The concept of heritage allows an object to dispose of the slots of another object. The inheritance-concept being supported by the “prototype”-object  associated to the newly-created object (this works sort of like in a chained list) where the executing motor searches for unknown slots by reviewing a list of “ancestors” from the bottom.

Contract, classification and typing

How should an object be “classified” and how to be assured that an object belongs to a given type and so answers to an interface? Behind all this I believe sits the question of the behavior – “how is this object going to react faced with this message?” – in application of the substitution principle developed by Barbara Liskov.

Strong typing allows then to validate the interface, but only in its global signature and not in the behavior. Programming by contract concept provides this kind of mechanism of validating behavior before the execution. This isn’t available in Javascript so I would rather turn to unit test frameworks which I use in a Behavior-Driven Development sauce and that I sometimes summarize by “programming by contracts within tests.” In CoffeeScript the Contracts.coffee extension has very recently made this mechanism available directly.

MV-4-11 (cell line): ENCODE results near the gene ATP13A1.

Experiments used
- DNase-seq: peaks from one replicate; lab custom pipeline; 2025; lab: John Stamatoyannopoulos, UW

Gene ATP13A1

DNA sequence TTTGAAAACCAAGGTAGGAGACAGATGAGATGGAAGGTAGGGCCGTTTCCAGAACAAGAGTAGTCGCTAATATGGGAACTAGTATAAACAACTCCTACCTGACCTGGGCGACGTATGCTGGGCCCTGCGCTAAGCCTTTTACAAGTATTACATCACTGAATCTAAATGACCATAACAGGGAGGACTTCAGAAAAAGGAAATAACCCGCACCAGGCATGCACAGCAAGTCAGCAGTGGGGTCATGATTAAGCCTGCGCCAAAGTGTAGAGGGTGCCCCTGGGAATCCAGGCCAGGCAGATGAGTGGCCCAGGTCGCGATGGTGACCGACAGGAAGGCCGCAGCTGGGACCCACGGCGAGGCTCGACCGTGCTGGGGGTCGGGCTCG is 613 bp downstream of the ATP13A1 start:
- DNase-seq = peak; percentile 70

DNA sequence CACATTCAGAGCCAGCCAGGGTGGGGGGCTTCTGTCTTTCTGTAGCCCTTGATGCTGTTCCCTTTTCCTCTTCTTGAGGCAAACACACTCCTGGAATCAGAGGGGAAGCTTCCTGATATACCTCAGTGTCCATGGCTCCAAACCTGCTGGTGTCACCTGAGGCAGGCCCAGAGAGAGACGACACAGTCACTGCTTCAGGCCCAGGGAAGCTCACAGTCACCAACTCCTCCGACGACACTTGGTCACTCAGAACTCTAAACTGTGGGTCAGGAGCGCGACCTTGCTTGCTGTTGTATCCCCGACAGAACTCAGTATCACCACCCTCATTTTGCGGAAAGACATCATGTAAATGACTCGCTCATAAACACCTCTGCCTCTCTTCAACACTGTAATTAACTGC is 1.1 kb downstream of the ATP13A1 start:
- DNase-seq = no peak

My ideal language? One based on prototypes, strongly typed and dynamic

In an ideal world I would like a language based on prototypes, strongly typed and dynamic. What is important to me is:

  • How do I build an object and how do I define its attributes and the functions linked to its changing states?